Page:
Wednesday, October 04, 2017

VERIFY: Can a drone fly over my backyard?

Our VERIFY team gets the answers to your questions. A viewer emailed us to ask: can a drone fly over my backyard?

It's a question a lot of people have, especially as drones get more popular.

We looked up the Federal Aviation Administration rules, called Mark Sutton from RM6 Aviation -- they train drone pilots, and talked to our own drone pilot, Sebastian Robertson.

You need to know there are two sets of rules -- one for people flying for fun and one for commercial drones like the one we use at WFAA.

"As a hobbyist, you can fly it pretty much anywhere you have permission to fly," Sutton said.

For the  Federal Aviation Administration that means:

At or below 400 feet
Away from airports and no-fly zones
You can't fly over stadiums, sporting events, or groups of people
No flying over emergency response efforts

Other than that, you're good to go.

"It's not illegal for them to fly over your house or in your neighborhood," Sutton explained. "If they're landing on your property that's a different story."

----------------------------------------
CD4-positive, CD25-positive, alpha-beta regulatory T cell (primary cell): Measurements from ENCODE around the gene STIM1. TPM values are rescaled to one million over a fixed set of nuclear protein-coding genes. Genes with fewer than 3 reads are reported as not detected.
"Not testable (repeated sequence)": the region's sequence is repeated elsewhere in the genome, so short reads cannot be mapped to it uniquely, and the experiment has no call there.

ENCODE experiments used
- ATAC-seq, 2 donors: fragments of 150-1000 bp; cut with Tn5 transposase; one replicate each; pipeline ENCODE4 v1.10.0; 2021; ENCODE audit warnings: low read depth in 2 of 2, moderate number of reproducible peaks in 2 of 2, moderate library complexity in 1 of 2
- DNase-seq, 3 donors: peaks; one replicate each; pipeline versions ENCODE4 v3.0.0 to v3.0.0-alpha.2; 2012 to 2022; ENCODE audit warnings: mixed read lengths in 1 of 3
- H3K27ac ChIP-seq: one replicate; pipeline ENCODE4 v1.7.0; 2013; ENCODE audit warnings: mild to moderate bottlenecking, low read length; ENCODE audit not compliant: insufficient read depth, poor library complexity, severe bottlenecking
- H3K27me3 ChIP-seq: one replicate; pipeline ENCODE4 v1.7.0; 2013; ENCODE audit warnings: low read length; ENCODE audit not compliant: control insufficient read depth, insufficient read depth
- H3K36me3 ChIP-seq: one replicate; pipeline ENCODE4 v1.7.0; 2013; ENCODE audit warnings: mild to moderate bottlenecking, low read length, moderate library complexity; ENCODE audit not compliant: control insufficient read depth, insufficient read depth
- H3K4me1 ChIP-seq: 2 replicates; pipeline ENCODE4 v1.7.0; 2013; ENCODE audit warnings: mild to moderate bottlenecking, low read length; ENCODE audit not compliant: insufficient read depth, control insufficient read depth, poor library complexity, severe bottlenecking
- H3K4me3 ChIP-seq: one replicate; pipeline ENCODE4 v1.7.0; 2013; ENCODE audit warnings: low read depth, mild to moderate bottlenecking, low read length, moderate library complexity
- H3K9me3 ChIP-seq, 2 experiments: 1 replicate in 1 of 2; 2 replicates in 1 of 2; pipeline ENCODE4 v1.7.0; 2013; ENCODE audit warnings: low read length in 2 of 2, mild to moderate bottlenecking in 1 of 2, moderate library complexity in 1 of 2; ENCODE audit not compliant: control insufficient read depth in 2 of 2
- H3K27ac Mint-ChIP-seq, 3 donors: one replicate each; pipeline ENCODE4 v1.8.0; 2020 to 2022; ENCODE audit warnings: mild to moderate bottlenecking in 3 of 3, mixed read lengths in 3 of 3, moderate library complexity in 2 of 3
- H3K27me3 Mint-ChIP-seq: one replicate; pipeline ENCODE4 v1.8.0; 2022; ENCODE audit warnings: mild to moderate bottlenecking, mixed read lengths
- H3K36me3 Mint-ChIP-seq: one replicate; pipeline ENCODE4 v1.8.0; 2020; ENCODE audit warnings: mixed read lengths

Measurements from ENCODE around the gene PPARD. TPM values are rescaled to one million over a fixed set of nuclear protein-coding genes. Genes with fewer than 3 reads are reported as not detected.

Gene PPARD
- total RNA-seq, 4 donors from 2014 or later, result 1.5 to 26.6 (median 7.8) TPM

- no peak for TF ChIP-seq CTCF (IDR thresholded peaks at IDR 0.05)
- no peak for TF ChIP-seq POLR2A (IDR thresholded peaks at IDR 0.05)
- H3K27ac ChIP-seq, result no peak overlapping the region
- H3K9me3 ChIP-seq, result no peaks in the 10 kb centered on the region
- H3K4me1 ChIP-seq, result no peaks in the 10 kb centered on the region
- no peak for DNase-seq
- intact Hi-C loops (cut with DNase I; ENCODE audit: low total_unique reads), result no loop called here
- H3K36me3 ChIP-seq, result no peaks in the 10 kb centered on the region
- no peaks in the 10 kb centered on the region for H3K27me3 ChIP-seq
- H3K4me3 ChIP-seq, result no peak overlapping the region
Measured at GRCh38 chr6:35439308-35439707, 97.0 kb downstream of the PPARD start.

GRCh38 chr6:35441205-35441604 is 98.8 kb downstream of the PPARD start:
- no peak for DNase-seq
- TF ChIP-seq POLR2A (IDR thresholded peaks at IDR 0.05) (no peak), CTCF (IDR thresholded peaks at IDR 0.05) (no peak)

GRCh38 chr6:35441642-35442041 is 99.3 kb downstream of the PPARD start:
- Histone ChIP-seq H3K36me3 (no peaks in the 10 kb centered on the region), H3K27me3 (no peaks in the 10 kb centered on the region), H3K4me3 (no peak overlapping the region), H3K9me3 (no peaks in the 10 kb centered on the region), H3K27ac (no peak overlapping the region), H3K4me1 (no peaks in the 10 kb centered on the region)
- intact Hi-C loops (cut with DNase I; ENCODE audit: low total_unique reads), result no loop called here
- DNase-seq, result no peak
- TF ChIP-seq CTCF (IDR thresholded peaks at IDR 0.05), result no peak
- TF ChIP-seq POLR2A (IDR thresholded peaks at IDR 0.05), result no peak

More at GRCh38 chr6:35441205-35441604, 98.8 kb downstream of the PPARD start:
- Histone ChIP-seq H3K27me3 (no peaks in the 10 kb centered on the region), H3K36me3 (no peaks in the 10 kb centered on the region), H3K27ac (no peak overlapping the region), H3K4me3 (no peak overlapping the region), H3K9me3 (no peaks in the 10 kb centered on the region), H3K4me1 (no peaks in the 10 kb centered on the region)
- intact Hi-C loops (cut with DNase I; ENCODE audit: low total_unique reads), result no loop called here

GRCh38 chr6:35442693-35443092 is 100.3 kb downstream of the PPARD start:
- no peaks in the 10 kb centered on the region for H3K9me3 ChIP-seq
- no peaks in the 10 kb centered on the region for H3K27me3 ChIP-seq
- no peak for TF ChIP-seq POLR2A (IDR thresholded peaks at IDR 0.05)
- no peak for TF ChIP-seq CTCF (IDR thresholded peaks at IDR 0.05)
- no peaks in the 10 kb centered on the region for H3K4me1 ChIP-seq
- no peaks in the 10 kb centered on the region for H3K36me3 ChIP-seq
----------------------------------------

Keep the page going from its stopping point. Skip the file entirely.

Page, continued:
Sebastian told us the same thing. He went through extensive training to be licensed to fly our station drone. The same rules apply to him -- in fact, they're even more strict for commercial pilots.

Now, when it comes to privacy -- legally the owner of the drone can't share or display any photos or video of your private property without your consent.

Sutton knows people worry about this, but he had this to say, "it's not really any different than if someone just had their iPhone out. You're not going to do any in-depth surveillance other than if you're up in the air you'd be able to see inside the fence."

You're totally within your rights to complain about drones to your homeowner's association or the police, but they might not be able to do much about it.

Keep in mind -- you can't shoot down a drone.

So, we can VERIFY -- yes -- drones are allowed to fly over your backyard.


Federal Aviation Administration
Mark Sutton, RM6 Aviation
Sebastian Robertson, WFAA Drone Pilot

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